Take me out of what is safe I will not be afraid… Well, we have to deal in the subjective with this metaphorical language, otherwise we’re left wondering, “didn’t this song start out with you being weary and broken? Shouldn’t we stay in a safe place, securely in Christ Jesus?” Frankly, it feels like the start of this verse is an homage to Oceans (where feet may fail). Suddenly, the metaphor is now of our external circumstances, sort of a “get me out of my comfort zone” language to go do good works, don’t be safe, take risks, I will fear no evil sort of stuff. The Gospel is sort of a charging station where you get healed up, and then you’ve gotta get “out there” and “fight the good fight”. It’s a terrible way to consider the Christian Life or what it means to be In Christ Jesus. Christ isn’t just a charging station, He IS our Sabbath Rest, He IS our Salvation, He IS our bulwark, our Shield, our safe place.

The second half of the verse returns to the internalized, emotional metaphor, looking for joy (emotional version) that cannot be contained springing up from within. I cannot help but see this being presented as a condition that follows stepping out of the safe places and not being afraid. It’s the wrong focus. This is Revivalism, folks.


So, I hope I’ve at least explained where I see the problems in this lyric and where we can look in Scripture for a corrective lens. Believers need to be pointed to Christ, not just as an example of what they should be trying to emulate, but as their Savior, their propitiation, their reconciliation, and their Sabbath Rest (Hebrews 4). For now, I’d like to leave you with an encouragement written by the Apostle Paul, to the Colossians.

Colossians 2:6-23 (ESV) Therefore, as you received Christ Jesus the Lord, so walk in him, rooted and built up in him and established in the faith, just as you were taught, abounding in thanksgiving. See to it that no one takes you captive by philosophy and empty deceit, according to human tradition, according to the elemental spirits of the world, and not according to Christ. For in him the whole fullness of deity dwells bodily, and you have been filled in him, who is the head of all rule and authority. In him also you were circumcised with a circumcision made without hands, by putting off the body of the flesh, by the circumcision of Christ, having been buried with him in baptism, in which you were also raised with him through faith in the powerful working of God, who raised him from the dead. And you, who were dead in your trespasses and the uncircumcision of your flesh, God made alive together with him, having forgiven us all our trespasses, by canceling the record of debt that stood against us with its legal demands. This he set aside, nailing it to the cross. He disarmed the rulers and authorities and put them to open shame, by triumphing over them in him. Therefore let no one pass judgment on you in questions of food and drink, or with regard to a festival or a new moon or a Sabbath. These are a shadow of the things to come, but the substance belongs to Christ.Let no one disqualify you, insisting on asceticism and worship of angels, going on in detail about visions, puffed up without reason by his sensuous mind, and not holding fast to the Head, from whom the whole body, nourished and knit together through its joints and ligaments, grows with a growth that is from God. If with Christ you died to the elemental spirits of the world, why, as if you were still alive in the world, do you submit to regulations— “Do not handle, Do not taste, Do not touch” (referring to things that all perish as they are used)—according to human precepts and teachings? These have indeed an appearance of wisdom in promoting self-made religion and asceticism and severity to the body, but they are of no value in stopping the indulgence of the flesh.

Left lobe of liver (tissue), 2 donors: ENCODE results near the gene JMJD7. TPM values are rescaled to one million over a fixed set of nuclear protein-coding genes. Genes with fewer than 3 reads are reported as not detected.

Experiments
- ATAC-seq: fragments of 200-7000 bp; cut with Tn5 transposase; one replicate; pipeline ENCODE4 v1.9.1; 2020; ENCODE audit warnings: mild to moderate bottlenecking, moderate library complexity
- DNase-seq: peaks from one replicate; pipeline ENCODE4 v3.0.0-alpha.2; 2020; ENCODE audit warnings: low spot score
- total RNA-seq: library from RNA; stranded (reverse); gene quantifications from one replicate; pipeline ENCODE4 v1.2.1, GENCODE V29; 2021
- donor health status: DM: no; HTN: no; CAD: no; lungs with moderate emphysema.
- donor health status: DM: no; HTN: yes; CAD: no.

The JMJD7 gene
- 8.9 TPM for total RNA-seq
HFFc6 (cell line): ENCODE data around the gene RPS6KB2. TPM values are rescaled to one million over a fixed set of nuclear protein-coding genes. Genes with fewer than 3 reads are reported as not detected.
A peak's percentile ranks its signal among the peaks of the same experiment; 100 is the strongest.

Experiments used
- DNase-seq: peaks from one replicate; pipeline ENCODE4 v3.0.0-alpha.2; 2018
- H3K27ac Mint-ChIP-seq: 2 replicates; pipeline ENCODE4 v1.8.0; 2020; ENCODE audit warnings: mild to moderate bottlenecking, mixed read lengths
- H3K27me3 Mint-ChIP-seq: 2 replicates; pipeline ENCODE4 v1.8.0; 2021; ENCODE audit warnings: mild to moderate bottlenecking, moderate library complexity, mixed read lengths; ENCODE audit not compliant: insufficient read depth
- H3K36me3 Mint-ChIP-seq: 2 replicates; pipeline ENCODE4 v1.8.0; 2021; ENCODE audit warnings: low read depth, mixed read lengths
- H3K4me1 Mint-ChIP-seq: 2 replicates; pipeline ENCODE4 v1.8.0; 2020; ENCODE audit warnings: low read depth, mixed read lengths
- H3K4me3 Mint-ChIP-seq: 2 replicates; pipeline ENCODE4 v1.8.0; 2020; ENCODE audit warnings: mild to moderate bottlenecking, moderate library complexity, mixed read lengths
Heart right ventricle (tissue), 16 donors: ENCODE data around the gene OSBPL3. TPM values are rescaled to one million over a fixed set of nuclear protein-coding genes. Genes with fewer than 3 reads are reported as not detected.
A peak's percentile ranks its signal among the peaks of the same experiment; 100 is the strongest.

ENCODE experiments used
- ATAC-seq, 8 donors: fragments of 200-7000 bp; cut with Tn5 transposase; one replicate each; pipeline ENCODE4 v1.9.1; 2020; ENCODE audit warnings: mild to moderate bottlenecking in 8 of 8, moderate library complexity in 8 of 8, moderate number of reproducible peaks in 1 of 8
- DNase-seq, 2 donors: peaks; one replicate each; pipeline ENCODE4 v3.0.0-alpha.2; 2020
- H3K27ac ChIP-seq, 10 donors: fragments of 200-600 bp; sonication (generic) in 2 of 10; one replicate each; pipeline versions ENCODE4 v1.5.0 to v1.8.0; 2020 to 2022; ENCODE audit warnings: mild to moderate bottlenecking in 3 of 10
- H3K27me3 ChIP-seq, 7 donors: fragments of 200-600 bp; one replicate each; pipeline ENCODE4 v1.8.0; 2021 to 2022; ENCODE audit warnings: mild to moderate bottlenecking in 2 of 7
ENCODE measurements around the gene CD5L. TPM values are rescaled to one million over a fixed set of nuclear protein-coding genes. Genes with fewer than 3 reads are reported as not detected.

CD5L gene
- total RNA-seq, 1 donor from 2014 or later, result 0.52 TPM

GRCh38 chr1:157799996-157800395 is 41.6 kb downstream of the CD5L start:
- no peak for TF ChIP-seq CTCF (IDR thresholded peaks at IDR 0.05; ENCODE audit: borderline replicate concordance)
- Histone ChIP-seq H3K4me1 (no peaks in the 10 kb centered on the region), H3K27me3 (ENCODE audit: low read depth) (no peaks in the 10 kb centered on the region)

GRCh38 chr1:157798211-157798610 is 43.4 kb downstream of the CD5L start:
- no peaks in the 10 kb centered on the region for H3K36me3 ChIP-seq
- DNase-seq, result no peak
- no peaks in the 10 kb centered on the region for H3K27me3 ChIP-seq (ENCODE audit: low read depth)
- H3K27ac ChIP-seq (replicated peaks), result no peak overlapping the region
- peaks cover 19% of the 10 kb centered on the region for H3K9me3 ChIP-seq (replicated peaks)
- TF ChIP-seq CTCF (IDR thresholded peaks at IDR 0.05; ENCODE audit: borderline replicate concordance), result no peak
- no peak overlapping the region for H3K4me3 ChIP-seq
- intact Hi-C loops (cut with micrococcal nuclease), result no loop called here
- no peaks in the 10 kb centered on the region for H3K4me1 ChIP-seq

Colossians 3:1-4 (ESV) If then you have been raised with Christ, seek the things that are above, where Christ is, seated at the right hand of God. Set your minds on things that are above, not on things that are on earth. For you have died, and your life is hidden with Christ in God. When Christ who is your life appears, then you also will appear with him in glory.